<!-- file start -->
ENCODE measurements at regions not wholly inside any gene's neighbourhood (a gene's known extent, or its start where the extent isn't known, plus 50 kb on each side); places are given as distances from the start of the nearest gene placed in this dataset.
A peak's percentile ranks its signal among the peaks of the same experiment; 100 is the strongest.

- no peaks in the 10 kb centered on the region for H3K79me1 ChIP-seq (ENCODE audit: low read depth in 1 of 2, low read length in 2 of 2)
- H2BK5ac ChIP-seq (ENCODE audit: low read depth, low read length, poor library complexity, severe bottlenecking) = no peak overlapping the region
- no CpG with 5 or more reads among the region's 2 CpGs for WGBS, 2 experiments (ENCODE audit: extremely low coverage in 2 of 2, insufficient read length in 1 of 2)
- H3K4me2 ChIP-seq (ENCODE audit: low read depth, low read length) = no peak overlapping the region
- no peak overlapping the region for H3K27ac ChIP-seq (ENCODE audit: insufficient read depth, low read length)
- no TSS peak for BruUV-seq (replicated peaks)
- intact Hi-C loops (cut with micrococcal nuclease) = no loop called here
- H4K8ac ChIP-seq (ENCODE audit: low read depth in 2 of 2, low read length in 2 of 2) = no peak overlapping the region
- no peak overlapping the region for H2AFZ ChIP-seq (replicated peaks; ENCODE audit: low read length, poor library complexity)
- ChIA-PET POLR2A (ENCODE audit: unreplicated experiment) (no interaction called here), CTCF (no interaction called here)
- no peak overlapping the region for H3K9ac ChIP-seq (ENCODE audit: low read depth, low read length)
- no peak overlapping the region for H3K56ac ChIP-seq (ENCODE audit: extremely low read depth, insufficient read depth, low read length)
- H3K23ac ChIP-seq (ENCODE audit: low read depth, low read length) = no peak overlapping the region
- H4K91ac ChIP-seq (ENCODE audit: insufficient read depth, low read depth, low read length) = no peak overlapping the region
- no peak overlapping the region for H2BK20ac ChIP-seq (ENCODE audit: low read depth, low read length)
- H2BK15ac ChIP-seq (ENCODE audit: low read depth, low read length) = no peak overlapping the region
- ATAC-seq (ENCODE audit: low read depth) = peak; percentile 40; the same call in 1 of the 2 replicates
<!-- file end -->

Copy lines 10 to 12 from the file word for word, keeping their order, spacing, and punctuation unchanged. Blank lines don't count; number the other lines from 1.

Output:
- H4K8ac ChIP-seq (ENCODE audit: low read depth in 2 of 2, low read length in 2 of 2) = no peak overlapping the region
- no peak overlapping the region for H2AFZ ChIP-seq (replicated peaks; ENCODE audit: low read length, poor library complexity)
- ChIA-PET POLR2A (ENCODE audit: unreplicated experiment) (no interaction called here), CTCF (no interaction called here)